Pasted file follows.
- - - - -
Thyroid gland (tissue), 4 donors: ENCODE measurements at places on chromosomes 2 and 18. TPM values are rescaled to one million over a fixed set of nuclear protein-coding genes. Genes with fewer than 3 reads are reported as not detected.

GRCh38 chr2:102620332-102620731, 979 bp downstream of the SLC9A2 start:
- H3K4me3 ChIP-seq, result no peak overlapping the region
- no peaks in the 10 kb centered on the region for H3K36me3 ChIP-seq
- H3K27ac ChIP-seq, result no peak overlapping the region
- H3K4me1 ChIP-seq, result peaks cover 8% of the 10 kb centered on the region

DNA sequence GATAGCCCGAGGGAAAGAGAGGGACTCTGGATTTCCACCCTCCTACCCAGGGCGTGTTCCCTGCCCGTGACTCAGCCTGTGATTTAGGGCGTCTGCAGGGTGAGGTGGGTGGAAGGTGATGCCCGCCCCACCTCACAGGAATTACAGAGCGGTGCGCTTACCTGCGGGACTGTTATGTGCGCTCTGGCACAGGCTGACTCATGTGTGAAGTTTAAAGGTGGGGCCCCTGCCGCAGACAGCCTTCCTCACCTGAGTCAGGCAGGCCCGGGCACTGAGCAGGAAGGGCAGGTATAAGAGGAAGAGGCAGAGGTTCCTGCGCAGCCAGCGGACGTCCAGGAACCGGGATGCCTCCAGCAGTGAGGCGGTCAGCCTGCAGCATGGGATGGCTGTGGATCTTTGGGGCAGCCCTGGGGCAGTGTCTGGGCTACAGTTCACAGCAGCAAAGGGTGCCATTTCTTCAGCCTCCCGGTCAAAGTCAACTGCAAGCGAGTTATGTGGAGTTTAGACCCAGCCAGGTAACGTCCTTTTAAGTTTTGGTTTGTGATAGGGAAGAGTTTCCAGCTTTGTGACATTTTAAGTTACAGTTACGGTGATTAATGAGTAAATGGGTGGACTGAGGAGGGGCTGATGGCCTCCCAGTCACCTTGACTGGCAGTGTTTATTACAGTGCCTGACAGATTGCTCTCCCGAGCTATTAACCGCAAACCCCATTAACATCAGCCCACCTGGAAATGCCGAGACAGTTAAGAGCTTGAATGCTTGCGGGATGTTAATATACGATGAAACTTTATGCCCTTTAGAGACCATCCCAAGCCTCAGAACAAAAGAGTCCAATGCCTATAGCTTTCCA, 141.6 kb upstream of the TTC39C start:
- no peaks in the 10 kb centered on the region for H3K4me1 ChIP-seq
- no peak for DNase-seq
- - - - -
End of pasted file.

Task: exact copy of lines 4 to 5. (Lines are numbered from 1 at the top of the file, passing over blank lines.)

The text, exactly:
- no peaks in the 10 kb centered on the region for H3K36me3 ChIP-seq
- H3K27ac ChIP-seq, result no peak overlapping the region